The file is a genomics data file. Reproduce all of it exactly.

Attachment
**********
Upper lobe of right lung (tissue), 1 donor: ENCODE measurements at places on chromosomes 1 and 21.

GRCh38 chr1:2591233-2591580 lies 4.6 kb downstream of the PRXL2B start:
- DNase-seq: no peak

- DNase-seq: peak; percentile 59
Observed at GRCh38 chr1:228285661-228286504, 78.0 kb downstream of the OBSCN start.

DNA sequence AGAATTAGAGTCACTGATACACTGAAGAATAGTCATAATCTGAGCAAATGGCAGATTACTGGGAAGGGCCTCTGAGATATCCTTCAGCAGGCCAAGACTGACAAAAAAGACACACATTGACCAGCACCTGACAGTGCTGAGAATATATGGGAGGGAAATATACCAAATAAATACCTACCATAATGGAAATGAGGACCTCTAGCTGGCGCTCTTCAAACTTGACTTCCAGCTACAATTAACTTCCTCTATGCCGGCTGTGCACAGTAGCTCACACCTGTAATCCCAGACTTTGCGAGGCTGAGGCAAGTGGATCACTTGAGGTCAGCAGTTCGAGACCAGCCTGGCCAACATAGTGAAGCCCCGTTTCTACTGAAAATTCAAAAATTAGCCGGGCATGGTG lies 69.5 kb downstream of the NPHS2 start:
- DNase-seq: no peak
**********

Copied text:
Upper lobe of right lung (tissue), 1 donor: ENCODE measurements at places on chromosomes 1 and 21.

GRCh38 chr1:2591233-2591580 lies 4.6 kb downstream of the PRXL2B start:
- DNase-seq: no peak

- DNase-seq: peak; percentile 59
Observed at GRCh38 chr1:228285661-228286504, 78.0 kb downstream of the OBSCN start.

DNA sequence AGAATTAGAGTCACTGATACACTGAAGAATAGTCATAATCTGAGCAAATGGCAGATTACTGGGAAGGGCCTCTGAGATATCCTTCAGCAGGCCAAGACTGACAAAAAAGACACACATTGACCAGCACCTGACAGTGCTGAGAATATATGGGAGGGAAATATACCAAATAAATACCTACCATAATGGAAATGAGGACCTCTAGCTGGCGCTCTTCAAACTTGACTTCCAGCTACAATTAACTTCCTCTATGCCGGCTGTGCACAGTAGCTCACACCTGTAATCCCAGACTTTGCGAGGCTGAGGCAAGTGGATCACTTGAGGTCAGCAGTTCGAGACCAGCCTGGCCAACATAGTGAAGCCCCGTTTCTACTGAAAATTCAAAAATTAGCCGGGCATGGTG lies 69.5 kb downstream of the NPHS2 start:
- DNase-seq: no peak